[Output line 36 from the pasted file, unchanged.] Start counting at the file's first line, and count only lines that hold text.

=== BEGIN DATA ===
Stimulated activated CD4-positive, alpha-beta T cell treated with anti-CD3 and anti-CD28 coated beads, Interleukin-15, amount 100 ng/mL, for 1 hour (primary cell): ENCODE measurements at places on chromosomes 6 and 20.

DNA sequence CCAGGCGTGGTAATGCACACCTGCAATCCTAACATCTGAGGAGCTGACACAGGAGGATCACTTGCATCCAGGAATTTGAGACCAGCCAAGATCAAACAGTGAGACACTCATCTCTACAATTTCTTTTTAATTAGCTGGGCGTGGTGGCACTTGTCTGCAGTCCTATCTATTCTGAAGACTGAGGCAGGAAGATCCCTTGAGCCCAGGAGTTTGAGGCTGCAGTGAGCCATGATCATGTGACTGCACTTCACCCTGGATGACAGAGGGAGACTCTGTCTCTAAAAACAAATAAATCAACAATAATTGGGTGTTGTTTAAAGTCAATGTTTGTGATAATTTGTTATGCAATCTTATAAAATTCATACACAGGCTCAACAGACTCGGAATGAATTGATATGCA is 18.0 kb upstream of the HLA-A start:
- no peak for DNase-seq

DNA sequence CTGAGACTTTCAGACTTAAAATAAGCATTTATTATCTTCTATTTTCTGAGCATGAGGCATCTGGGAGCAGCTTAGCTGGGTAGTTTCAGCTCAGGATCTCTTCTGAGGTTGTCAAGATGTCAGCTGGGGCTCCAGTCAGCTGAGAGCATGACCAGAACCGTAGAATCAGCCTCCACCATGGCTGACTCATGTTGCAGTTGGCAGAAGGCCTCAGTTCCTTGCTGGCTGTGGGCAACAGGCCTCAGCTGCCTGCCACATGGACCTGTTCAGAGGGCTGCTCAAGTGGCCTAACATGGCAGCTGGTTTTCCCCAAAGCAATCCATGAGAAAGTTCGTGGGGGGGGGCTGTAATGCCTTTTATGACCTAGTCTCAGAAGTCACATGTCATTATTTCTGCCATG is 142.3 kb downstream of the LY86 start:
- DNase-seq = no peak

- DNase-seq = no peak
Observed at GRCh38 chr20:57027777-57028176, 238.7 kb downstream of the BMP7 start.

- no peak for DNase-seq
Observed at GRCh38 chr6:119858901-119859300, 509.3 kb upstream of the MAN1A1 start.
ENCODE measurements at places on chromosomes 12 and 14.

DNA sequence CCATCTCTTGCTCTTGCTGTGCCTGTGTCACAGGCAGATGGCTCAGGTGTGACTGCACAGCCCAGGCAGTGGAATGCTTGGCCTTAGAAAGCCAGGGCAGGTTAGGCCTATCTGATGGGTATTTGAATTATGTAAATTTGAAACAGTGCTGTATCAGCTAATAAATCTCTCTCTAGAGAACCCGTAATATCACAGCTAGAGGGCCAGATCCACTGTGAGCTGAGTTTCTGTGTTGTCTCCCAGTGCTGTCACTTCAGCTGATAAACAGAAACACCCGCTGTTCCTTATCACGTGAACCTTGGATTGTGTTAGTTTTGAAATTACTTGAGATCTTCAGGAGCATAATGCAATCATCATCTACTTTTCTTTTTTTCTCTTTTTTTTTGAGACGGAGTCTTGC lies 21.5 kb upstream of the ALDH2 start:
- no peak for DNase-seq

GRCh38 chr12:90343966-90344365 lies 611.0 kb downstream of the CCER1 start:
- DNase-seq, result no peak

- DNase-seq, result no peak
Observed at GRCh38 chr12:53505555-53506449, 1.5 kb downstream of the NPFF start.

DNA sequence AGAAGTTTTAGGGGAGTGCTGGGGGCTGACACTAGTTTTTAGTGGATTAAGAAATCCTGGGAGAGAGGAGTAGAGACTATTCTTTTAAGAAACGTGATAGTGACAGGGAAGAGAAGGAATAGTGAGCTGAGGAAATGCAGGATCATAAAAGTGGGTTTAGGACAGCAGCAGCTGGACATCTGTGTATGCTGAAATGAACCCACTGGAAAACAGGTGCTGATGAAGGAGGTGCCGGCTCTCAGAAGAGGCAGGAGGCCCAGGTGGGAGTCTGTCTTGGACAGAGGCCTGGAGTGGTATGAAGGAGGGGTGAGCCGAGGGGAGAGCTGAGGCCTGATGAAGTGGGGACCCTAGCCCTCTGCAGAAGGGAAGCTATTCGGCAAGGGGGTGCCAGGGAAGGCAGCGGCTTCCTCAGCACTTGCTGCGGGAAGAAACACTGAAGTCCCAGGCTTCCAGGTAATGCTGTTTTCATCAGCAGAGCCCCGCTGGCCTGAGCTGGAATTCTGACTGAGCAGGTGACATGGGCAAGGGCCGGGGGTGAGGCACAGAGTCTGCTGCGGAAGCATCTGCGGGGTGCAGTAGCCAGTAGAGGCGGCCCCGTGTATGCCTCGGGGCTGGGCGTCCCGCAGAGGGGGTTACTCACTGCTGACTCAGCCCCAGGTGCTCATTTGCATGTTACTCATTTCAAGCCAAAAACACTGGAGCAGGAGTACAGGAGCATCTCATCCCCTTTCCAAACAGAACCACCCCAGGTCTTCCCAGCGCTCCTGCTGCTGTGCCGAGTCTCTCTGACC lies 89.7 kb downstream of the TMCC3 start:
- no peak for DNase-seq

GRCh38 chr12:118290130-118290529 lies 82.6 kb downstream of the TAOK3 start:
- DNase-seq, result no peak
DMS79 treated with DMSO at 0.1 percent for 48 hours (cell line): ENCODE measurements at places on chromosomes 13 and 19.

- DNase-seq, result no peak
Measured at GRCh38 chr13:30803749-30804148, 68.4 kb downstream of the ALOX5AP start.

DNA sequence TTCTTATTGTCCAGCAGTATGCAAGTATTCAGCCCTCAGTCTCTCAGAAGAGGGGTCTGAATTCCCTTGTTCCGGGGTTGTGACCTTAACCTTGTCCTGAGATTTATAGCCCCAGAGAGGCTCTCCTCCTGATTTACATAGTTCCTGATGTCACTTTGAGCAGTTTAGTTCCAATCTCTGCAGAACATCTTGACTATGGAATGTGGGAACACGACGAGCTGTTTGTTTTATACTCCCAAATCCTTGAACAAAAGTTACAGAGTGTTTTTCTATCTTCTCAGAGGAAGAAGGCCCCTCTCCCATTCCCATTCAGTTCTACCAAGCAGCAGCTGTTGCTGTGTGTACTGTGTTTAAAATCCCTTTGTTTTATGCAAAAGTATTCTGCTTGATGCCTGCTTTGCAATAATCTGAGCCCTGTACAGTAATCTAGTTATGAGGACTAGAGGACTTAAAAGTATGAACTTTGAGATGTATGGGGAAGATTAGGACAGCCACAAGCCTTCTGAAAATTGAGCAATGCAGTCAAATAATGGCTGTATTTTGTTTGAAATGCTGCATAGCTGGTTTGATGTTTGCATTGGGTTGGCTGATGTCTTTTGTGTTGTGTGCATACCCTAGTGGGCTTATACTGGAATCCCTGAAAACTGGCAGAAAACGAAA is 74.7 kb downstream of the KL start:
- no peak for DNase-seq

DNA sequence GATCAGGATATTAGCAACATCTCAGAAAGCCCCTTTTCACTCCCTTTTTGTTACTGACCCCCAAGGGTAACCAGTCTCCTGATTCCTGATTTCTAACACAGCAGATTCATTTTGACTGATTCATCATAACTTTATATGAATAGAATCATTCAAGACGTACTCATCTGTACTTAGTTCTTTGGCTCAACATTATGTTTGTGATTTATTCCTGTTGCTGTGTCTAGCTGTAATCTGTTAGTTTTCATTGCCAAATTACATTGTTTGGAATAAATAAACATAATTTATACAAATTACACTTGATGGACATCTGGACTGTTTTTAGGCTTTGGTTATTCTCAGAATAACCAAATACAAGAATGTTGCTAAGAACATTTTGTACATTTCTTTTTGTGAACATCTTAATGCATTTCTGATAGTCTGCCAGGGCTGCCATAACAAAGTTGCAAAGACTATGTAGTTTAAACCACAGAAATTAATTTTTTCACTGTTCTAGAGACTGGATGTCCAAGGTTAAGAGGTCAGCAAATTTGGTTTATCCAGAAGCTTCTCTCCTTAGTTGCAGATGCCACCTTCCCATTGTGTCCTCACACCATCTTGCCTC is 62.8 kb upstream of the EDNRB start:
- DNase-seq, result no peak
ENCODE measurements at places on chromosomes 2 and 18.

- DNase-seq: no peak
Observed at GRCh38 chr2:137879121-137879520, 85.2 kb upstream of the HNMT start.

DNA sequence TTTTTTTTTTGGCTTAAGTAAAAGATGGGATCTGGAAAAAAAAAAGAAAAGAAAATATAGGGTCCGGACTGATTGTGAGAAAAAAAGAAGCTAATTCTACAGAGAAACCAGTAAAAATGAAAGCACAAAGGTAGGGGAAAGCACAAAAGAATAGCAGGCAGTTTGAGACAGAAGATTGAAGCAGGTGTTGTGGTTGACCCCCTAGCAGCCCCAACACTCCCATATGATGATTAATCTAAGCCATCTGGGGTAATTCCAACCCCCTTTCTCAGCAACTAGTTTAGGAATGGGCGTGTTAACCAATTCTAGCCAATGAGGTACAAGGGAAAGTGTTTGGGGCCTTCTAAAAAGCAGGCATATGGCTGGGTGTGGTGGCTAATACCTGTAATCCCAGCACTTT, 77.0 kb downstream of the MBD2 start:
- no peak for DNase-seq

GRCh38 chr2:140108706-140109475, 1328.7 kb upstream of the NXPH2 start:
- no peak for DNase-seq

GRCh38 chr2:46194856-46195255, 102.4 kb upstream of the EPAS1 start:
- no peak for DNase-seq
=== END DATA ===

- no peak for DNase-seq